Did you even realize that your invented mixture is terrible for people with white/porcelain crowns/caps? Grocery store baking soda is abrasive enough to take the glaze off of the porcelain. That glaze is like teflon to bacteria, keeping it from sticking. Once that glaze is gone, its gone- and the tooth is that much more susceptible to a new cavity. So, like YOU said, people should be educated about the ingredients in the products they use (and recommend).

    There are certainly alternatives, ^the woman who was using the natural toothpaste was one of them. Baking soda does have its benefits for SOME people, depending on the type of dental disease they have. The point is that this conversation and this area of healthcare should be a discussion with your dentist- not ‘Dr. Oz’ and not a smoothie/health-food expert. If you have strong objections after hearing the medical recommendations, then they will work with you, but you deserve to know. Protect yourself people, there’s a lot of hocus-pocus out there, and they’re only “just teeth” until they’re gone!

  24. BarbsieJean

    February 19th, 2013 at 1:40 pm

    I just wanted to say hoo-rah to “Dentist”. I used to work in the medical field and still know many people that do, and it’s extremely maddening when patients (or parents of patients in my experience) ignore advice that has been given thanks to REAL research by professionals, and then end up in the ER or worse because of their poor choices.
    My husband and I took custody of his 4 children in September of last year – at the time, they each had a minimum of 6 cavities, and the 9 yr old & 11 yr old had to have root canals, and his 8 year old daughter had an abscessed tooth. (they also all had Pertussis, but that’s for a different discussion). They had been using homemade baking soda toothpaste for 2 years. After being with us for 6 months and using REAL toothpaste, they are all cavity free. That speaks volumes to me right there.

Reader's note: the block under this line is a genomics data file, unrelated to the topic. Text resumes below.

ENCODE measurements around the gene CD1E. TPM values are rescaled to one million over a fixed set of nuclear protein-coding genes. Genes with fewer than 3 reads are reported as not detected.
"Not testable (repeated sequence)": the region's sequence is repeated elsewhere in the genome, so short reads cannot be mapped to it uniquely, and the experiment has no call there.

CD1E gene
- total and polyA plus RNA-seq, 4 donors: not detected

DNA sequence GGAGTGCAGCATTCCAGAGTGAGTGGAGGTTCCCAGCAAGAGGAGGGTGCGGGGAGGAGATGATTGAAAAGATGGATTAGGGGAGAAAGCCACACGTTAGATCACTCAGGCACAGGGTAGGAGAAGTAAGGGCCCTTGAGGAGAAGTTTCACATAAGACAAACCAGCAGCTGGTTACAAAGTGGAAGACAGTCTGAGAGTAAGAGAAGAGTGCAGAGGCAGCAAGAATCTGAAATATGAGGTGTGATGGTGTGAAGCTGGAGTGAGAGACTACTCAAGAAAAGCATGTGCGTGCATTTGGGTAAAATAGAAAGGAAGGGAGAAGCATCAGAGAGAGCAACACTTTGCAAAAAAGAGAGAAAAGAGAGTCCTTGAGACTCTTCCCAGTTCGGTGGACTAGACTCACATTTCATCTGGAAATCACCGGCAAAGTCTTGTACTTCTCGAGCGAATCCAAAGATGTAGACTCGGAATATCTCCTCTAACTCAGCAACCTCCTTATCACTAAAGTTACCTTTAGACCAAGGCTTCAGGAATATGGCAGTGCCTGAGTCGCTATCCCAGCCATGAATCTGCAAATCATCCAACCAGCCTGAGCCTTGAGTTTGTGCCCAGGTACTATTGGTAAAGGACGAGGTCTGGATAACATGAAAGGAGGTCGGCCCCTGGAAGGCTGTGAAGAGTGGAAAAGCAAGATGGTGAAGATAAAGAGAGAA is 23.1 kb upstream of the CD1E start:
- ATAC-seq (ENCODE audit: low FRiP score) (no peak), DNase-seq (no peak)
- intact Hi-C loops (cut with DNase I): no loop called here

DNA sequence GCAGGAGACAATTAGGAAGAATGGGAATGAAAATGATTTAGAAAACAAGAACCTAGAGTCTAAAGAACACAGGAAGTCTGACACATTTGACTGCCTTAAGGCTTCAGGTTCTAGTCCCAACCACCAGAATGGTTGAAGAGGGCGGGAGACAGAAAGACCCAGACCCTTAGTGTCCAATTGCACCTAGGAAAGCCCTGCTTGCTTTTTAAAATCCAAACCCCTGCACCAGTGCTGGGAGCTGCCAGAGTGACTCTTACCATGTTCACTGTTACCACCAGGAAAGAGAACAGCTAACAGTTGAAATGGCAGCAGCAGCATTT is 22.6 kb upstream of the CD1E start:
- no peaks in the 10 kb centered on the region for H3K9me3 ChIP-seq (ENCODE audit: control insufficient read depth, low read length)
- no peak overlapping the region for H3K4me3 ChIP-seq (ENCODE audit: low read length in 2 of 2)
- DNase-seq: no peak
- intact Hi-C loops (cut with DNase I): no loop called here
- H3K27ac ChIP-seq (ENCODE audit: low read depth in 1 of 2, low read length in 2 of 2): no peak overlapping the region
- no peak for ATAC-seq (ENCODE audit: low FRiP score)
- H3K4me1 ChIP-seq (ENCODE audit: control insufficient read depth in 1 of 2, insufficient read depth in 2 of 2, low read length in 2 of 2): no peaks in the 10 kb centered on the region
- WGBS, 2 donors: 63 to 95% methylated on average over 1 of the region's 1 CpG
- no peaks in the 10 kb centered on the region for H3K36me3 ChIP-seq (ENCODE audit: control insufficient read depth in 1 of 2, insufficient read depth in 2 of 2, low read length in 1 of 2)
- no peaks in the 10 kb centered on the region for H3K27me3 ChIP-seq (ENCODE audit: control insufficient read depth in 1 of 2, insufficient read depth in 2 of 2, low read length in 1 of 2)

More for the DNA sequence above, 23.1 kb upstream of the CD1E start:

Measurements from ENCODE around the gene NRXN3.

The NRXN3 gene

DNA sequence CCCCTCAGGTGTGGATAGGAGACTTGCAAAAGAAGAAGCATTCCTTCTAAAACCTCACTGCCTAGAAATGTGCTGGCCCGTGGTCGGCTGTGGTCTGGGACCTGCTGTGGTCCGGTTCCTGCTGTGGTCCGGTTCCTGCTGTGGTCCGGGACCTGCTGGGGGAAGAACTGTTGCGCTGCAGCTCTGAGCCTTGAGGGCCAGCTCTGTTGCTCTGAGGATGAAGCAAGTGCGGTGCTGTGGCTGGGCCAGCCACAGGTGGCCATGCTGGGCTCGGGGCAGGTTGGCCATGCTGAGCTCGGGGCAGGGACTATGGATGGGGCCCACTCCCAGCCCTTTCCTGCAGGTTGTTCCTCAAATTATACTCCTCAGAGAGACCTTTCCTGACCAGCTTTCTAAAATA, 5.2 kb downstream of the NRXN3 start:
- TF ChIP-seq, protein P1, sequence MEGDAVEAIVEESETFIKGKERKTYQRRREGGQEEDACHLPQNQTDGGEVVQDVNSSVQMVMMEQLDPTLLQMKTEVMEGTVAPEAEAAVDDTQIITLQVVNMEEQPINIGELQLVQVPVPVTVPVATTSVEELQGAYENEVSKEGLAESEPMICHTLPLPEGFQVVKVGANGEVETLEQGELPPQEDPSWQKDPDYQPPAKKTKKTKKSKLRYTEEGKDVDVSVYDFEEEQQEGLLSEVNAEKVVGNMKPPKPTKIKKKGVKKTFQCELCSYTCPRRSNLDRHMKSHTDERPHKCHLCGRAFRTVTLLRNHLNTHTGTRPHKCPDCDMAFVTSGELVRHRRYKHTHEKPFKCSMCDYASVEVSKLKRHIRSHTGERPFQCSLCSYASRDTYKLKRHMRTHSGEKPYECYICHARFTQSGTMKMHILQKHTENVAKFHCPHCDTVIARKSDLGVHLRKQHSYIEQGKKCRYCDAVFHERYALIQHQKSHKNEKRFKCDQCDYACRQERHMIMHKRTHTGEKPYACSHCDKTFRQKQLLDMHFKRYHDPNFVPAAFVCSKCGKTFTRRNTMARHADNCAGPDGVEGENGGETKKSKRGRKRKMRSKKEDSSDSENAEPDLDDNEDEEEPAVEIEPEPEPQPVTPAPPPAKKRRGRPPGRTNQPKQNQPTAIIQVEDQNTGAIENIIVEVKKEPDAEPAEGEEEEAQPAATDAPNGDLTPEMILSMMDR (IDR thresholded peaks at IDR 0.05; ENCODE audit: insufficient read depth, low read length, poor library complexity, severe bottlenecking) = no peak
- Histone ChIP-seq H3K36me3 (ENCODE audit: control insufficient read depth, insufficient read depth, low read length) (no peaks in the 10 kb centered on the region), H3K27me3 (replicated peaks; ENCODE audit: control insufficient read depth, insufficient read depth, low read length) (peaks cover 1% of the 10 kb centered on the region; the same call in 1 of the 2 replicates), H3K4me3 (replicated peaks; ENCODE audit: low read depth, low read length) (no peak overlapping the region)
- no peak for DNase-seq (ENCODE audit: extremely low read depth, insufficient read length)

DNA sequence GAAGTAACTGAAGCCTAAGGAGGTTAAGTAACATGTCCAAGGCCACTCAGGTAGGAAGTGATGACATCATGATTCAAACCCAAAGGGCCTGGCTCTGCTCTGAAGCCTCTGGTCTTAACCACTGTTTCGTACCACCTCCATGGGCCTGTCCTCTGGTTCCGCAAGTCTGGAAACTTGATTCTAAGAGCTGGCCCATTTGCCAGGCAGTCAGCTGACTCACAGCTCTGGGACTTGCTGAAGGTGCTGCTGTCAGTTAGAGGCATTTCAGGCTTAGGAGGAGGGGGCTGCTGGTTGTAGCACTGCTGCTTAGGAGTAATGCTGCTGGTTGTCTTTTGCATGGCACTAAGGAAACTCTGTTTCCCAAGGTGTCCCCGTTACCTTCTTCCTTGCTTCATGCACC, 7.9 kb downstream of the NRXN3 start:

Baking soda & oil? Doesn’t sound like it would clean ANYTHING to me. The only thing I use Coconut oil for is moisturizing of hair and dry skin. I know it supposedly has great “healing properties”, etc, but I would NOT trust it to clean teeth.
    Well said, “Dentist”. Well said. And thank you for all you do for all those people that are in such pain and distress, especially the children you treat. You are an angel.

  25. Jen H

    February 21st, 2013 at 10:56 am

    I’m happy that my toothpaste recipe has stirred such a discussion! Thanks BarbsieJean for sharing your story. This is a choice that every has the right to make— and I’m glad we are all educating ourselves about it. I shared my personal recipe with you because it works and my family has great teeth (no cavities, root canals etc). It could be because we brush our teeth twice a day and it might also correlate with the fact that we consume real foods and drink green smoothies daily. There are many factors that play into healthy gums and teeth— more than just the toothpaste you use.

    Yes, big name toothpaste works and fluoride is proven to prevent cavities— but at what expense? It’s something for you to personally think about and decide once you have all the information. Thanks for being open and sharing your story here.

  26. Lisa

    February 23rd, 2013 at 1:36 pm

    Just a testimonial….
    I have 4 kids ages 19-10. We eat a healthy diet with very little sugar, no soft drinks….. They have never used flouride toothpaste and all floss regularly. They rarely go to the dentist for a cleaning (about once every 3 years). In almost 20 years of parenting, our kids (and my husband and I) have had only 1 cavity between the 6 of us.
    If a child eats a sugary foods, goes to sleep with a bottle in his mouth, doesn’t brush or floss regularly… it stands to reason that he will have cavities. The success is in the healthy diet and good home care, NOT in the flouride. I personally know numerous children who brush daily with flouride and still have a mouthful of cavities.